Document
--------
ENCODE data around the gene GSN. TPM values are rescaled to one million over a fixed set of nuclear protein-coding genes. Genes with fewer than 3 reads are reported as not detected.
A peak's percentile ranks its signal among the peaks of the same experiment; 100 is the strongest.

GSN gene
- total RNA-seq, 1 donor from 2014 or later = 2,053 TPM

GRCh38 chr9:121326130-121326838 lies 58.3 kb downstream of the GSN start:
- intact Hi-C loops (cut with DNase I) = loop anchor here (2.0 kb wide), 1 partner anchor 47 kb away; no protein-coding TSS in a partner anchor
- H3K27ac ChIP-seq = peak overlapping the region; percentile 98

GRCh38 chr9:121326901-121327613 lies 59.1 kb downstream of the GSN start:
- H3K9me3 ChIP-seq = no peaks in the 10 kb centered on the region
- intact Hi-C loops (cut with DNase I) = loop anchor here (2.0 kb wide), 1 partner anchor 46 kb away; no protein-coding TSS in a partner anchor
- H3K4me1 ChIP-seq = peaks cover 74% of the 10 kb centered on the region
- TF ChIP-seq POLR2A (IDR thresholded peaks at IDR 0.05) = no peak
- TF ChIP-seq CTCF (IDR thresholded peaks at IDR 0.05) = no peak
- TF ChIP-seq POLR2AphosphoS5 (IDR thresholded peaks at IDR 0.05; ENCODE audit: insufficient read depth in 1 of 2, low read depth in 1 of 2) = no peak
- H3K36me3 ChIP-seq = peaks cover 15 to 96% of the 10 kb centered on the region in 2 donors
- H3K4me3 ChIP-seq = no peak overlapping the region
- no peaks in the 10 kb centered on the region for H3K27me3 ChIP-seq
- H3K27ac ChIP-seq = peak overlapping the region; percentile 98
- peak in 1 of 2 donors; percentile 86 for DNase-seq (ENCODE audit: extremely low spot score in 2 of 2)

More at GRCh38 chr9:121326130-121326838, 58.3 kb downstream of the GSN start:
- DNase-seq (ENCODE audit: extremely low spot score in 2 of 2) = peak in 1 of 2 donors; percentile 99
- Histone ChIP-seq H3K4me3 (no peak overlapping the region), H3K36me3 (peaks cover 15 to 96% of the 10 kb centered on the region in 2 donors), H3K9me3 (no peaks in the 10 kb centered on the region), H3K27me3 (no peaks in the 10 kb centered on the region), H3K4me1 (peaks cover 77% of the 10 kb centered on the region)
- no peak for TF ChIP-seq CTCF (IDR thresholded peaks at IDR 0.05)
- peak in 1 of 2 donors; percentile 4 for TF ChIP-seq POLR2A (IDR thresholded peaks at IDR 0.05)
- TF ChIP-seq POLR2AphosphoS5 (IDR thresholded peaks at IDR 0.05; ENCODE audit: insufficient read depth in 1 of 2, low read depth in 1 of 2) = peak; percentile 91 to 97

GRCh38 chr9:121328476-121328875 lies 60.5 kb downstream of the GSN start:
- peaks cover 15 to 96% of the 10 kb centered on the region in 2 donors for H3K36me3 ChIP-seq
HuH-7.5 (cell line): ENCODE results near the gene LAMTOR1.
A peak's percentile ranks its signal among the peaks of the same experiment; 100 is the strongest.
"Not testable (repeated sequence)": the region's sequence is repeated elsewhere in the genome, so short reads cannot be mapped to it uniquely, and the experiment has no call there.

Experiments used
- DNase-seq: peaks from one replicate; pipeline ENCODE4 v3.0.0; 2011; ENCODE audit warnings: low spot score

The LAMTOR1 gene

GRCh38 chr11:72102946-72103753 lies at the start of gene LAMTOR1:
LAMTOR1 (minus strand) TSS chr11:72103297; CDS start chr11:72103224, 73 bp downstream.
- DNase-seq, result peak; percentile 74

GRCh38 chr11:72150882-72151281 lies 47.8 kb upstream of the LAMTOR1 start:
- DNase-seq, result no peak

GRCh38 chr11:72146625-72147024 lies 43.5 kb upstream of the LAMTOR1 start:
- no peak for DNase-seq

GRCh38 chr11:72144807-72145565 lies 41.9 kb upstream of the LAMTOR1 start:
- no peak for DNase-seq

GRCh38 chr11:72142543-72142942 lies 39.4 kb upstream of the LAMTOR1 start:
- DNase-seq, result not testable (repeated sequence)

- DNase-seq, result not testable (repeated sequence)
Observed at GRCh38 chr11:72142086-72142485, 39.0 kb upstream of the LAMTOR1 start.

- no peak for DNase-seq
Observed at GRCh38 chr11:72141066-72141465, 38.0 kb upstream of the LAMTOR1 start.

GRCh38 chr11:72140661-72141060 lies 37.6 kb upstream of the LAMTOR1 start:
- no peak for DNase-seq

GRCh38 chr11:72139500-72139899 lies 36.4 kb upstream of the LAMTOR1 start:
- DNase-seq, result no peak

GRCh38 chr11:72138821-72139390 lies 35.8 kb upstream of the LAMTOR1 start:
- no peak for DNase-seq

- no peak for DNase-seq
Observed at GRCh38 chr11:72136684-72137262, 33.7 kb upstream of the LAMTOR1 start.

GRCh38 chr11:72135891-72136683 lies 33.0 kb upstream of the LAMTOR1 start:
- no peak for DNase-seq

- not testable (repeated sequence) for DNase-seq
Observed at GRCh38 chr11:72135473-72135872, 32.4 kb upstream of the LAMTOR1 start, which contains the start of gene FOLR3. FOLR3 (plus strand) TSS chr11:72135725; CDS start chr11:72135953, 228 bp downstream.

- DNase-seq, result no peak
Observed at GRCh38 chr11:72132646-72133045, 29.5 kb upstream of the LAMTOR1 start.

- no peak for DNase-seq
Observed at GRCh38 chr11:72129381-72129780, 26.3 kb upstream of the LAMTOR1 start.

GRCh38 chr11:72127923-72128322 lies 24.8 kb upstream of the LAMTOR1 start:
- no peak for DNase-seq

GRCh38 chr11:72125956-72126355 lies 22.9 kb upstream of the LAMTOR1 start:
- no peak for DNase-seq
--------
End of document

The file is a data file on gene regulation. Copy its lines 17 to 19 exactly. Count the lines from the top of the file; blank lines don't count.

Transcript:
- no peaks in the 10 kb centered on the region for H3K27me3 ChIP-seq
- H3K27ac ChIP-seq = peak overlapping the region; percentile 98
- peak in 1 of 2 donors; percentile 86 for DNase-seq (ENCODE audit: extremely low spot score in 2 of 2)